You can either have your own single kayak, or share the paddling with a friend in a double.

It’s a lovely way to see the Oslofjord in a tranquil way and at your own pace.

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Winter wonderland boat tour

You can visit the Bygdøy peninsula, Oslo by public ferry
Bathhouse, Bygdøy peninsula / Bjoertvedt (CC)

Although many of Oslo’s boat trips are summer-only, this two-hour winter cruise allows you to see the Oslofjord at its wintery best.

Wrap up warm as the boat leaves Oslo with stunning views back towards the ultra-modern Opera House. The trip heads into the Oslofjord, past the quaint Dyna Lighthouse and many picturesque islands.

On the way back you also have the option to stop off at the Bygdøy peninsula, home to the famous Fram Museum and Maritime Museum, before a final hop back to your starting point.

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Enjoy brunch on a boat

Sit back and enjoy a glass of fizz with brunch as you glide silently past the sights of the Oslofjord on a hybrid-electric boat.

The food is a highlight of the trip, with dishes made from local seasonal seasonal ingredients. In spring, for example, you can expect such treats as a Japanese egg custard with smoked trout or a local shrimp salad.

Are these tours really worth it?

Of course, you can do a DIY boat trip on the Oslofjord by taking some of the public ferries and exploring on your own.

However, you probably won’t save a huge amount of money doing it this way.

Tickets to the Bygdøy peninsula, bought on board the boat, cost 75 NOK each way and the cheapest boat trip – this 50-minute highlights trip on a wooden sailing boat that takes in the Akershus Fortress, the Oslo Opera House and the Munch Museum – costs just 230 NOK.

And the zoning and ticket system on the public ferries can be quite confusing, so you’ll need to suss out which zone the islands you want to visit are in and make sure you get the correct ticket.

Also, bearing in mind how pricey it is to eat out in Oslo, some of the boat trips that include food can be good value too.

Solo travellers may like the sociability of a boat trip, though others may prefer the flexibility and freedom of going independently.

Is Oslo really the best place to take a fjord tour? 

The Oslofjord is not Norway’s most dramatic fjord, but is pretty and a peaceful antidote to the bustle of the city.

And if you’re in Oslo you’ll certainly want to go out and explore some of the islands and coastline, especially in summer.

However, it can’t really compare to the Bergen, when it comes to fjord tours. From Bergen, you can take a boat trip out to see some of Norway’s most picturesque fjords, including the Sognefjord, the Hardangerfjord and the Geirangerfjord.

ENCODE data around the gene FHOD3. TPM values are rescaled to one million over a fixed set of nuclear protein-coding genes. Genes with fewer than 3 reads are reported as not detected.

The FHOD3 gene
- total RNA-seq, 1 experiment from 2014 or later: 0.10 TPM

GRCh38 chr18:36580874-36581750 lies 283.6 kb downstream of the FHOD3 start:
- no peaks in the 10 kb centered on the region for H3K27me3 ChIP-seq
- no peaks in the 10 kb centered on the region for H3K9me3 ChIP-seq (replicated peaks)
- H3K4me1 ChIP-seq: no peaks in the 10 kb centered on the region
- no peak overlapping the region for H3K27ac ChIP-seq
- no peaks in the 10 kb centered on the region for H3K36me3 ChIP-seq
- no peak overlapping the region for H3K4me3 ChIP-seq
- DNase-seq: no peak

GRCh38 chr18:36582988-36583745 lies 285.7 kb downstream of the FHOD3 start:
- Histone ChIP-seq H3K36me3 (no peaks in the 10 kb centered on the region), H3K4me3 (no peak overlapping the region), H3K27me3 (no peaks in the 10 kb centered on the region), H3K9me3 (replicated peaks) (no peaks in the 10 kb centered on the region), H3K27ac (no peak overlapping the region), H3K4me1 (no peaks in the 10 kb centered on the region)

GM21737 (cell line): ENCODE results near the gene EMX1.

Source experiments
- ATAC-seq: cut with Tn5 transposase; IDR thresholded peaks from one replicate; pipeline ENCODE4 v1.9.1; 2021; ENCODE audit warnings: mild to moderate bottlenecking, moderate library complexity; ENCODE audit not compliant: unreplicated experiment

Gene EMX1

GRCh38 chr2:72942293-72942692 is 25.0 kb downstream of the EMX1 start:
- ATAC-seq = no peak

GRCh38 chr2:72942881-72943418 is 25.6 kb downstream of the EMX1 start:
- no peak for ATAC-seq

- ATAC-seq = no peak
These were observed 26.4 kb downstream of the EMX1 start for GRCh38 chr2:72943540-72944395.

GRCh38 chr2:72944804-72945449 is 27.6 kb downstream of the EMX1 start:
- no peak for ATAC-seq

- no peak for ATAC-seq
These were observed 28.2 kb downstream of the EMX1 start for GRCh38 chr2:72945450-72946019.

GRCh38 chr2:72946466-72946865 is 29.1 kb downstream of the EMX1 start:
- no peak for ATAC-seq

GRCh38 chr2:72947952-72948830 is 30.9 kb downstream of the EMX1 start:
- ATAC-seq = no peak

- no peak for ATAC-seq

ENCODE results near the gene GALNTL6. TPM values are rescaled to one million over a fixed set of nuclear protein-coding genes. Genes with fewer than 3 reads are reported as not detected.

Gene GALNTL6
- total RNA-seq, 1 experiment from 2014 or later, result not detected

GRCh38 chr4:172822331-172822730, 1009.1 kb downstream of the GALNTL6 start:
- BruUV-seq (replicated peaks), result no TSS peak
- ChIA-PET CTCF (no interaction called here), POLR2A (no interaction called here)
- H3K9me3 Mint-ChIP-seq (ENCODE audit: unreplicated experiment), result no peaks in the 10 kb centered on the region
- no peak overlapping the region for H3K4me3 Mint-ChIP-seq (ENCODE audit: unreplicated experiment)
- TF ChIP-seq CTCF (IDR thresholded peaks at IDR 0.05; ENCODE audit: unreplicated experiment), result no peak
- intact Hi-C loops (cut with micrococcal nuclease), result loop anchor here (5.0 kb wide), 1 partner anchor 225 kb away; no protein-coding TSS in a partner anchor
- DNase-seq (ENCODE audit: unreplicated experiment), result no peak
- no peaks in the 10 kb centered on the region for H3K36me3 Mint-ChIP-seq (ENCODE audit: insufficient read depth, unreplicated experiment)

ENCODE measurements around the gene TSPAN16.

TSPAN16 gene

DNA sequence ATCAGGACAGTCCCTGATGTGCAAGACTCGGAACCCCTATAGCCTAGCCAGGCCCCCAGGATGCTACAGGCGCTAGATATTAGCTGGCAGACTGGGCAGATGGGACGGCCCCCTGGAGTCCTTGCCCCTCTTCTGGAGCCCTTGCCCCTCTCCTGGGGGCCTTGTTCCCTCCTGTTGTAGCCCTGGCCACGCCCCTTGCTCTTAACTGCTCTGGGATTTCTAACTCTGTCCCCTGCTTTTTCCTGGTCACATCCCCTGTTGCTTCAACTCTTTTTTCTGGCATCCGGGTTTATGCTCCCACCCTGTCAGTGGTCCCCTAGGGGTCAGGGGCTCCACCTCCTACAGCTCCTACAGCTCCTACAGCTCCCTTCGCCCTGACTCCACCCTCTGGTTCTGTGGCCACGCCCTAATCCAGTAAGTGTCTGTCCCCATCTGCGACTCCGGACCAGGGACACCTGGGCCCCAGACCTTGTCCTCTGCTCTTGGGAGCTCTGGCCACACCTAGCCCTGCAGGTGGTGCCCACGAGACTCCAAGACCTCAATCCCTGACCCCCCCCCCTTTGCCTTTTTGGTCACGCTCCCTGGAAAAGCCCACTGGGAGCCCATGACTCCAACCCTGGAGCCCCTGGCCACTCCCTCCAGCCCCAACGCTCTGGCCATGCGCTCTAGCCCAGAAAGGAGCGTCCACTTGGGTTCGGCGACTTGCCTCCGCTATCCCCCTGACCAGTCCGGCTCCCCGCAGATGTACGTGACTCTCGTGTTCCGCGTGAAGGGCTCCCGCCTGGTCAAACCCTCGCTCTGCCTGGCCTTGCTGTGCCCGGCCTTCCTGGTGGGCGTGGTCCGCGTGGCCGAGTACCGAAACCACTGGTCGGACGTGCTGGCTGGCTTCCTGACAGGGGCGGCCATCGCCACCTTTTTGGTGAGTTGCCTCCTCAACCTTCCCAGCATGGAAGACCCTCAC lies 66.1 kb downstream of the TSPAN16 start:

For more on fjord cruises from Bergen, see our guide to the five best boat trips from Bergen

And for other Scandinavian cities that are good for boat trips, see our guides to the best boat trips from Stockholm, the best canal tours from Gothenburg and the best boat trips from Copenhagen.

Oslo boat tour FAQs

Are any fjord tours included with the Oslo Pass? 

There are no fjord tours currently included in the Oslo Pass, though it does give discounts of around 15% on a few harbour sightseeing tours and boat trips.

It also gives free travel on the ferry to the Bygdøy peninsula. For more on the Oslo Pass, and whether it can save you money, see our guide.

Where do Oslo’s boat tours depart from?

Most boat trips depart from Rådhusbrygge 3 (City Hall Pier No. 3) just in front of the Rådhus. This is also where public ferries depart for Dronningen and Bygdøynes Docks across the bay. Check with the boat trip provider, however, as some departure (and return) points vary.

Do Oslo’s boat tours run all year?

Most private boat tours run from late May or June to the end of August, when the weather is better and the Oslofjord is ice-free.

However, there are also atmospheric cruises that you can take throughout the winter, provided there’s no ice, while public ferries run across the bay from March to October.

Can I explore the Oslofjord by public ferry?

If you’re just heading out to the Bygdøy peninsular to visit the museums there, you can take the Bygdøyfergene from Rådhusbrygge 3. It leaves every 20 to 30 minutes from March to October.

It’s a short but picturesque hop across the inner Oslofjord to Dronningen Dock, where you can visit the Norwegian Museum of Cultural History and the Viking Ship Museum.

The ferry then returns via Bygdøynes dock, a short walk from the Fram Museum and Norwegian Maritime Museum. Tickets can be bought on board the ferry, but they’re slightly cheaper if bought online in advance.

Public transport tickets are not valid on the ferry, so you might want to get the Oslo Pass for your trip. There’s more on exploring the Oslofjord in this guide.

See also:

Getting around Oslo
The Oslo Pass: is it worth buying?
50 free things to do in Oslo